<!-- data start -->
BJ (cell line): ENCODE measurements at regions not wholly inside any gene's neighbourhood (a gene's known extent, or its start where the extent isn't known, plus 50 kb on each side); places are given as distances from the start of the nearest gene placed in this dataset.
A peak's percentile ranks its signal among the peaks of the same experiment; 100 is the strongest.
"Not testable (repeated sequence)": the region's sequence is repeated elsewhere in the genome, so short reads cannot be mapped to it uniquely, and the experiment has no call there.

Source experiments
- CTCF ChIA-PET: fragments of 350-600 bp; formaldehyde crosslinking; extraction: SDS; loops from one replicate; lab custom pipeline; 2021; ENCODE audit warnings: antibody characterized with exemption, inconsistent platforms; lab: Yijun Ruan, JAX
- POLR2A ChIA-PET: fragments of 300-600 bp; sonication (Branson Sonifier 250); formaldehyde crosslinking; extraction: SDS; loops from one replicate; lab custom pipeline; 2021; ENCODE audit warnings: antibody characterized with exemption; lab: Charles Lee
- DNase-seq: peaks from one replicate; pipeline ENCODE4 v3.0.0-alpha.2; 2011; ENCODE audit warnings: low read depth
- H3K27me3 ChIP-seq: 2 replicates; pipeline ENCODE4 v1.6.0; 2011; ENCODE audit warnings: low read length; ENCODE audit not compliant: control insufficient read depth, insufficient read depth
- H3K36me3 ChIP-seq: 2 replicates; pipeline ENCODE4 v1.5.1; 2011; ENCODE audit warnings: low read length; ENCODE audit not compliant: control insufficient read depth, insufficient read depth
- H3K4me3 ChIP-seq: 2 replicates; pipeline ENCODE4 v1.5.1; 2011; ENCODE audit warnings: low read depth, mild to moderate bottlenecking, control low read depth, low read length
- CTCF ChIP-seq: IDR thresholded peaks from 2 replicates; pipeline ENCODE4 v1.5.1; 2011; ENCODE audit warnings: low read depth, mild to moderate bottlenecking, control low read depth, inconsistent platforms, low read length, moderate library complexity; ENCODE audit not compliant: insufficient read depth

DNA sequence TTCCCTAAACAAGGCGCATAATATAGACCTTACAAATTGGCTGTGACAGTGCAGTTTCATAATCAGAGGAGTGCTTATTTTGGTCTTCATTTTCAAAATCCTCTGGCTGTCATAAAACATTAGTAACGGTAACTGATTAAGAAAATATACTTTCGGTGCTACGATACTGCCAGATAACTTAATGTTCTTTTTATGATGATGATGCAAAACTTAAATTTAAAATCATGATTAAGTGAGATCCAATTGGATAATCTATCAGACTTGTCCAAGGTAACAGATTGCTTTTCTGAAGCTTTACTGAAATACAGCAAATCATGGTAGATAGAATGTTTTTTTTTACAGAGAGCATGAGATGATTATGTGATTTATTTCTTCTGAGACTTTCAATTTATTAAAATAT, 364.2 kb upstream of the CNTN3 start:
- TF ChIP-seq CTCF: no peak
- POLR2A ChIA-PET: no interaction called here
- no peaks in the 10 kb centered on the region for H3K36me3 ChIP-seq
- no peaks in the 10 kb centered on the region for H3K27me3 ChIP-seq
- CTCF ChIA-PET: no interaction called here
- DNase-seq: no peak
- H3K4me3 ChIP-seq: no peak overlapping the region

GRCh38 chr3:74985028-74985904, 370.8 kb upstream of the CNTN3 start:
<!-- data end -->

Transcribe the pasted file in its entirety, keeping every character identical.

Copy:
BJ (cell line): ENCODE measurements at regions not wholly inside any gene's neighbourhood (a gene's known extent, or its start where the extent isn't known, plus 50 kb on each side); places are given as distances from the start of the nearest gene placed in this dataset.
A peak's percentile ranks its signal among the peaks of the same experiment; 100 is the strongest.
"Not testable (repeated sequence)": the region's sequence is repeated elsewhere in the genome, so short reads cannot be mapped to it uniquely, and the experiment has no call there.

Source experiments
- CTCF ChIA-PET: fragments of 350-600 bp; formaldehyde crosslinking; extraction: SDS; loops from one replicate; lab custom pipeline; 2021; ENCODE audit warnings: antibody characterized with exemption, inconsistent platforms; lab: Yijun Ruan, JAX
- POLR2A ChIA-PET: fragments of 300-600 bp; sonication (Branson Sonifier 250); formaldehyde crosslinking; extraction: SDS; loops from one replicate; lab custom pipeline; 2021; ENCODE audit warnings: antibody characterized with exemption; lab: Charles Lee
- DNase-seq: peaks from one replicate; pipeline ENCODE4 v3.0.0-alpha.2; 2011; ENCODE audit warnings: low read depth
- H3K27me3 ChIP-seq: 2 replicates; pipeline ENCODE4 v1.6.0; 2011; ENCODE audit warnings: low read length; ENCODE audit not compliant: control insufficient read depth, insufficient read depth
- H3K36me3 ChIP-seq: 2 replicates; pipeline ENCODE4 v1.5.1; 2011; ENCODE audit warnings: low read length; ENCODE audit not compliant: control insufficient read depth, insufficient read depth
- H3K4me3 ChIP-seq: 2 replicates; pipeline ENCODE4 v1.5.1; 2011; ENCODE audit warnings: low read depth, mild to moderate bottlenecking, control low read depth, low read length
- CTCF ChIP-seq: IDR thresholded peaks from 2 replicates; pipeline ENCODE4 v1.5.1; 2011; ENCODE audit warnings: low read depth, mild to moderate bottlenecking, control low read depth, inconsistent platforms, low read length, moderate library complexity; ENCODE audit not compliant: insufficient read depth

DNA sequence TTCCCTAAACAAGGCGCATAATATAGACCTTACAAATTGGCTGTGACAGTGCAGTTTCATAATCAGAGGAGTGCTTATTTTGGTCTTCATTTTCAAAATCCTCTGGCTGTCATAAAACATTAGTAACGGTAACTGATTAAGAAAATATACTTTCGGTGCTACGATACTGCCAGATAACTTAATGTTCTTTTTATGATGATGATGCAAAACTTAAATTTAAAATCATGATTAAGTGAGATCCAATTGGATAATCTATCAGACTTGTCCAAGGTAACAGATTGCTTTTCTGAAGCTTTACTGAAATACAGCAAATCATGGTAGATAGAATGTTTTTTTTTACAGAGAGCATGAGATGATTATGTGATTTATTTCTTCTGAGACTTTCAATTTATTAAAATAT, 364.2 kb upstream of the CNTN3 start:
- TF ChIP-seq CTCF: no peak
- POLR2A ChIA-PET: no interaction called here
- no peaks in the 10 kb centered on the region for H3K36me3 ChIP-seq
- no peaks in the 10 kb centered on the region for H3K27me3 ChIP-seq
- CTCF ChIA-PET: no interaction called here
- DNase-seq: no peak
- H3K4me3 ChIP-seq: no peak overlapping the region

GRCh38 chr3:74985028-74985904, 370.8 kb upstream of the CNTN3 start: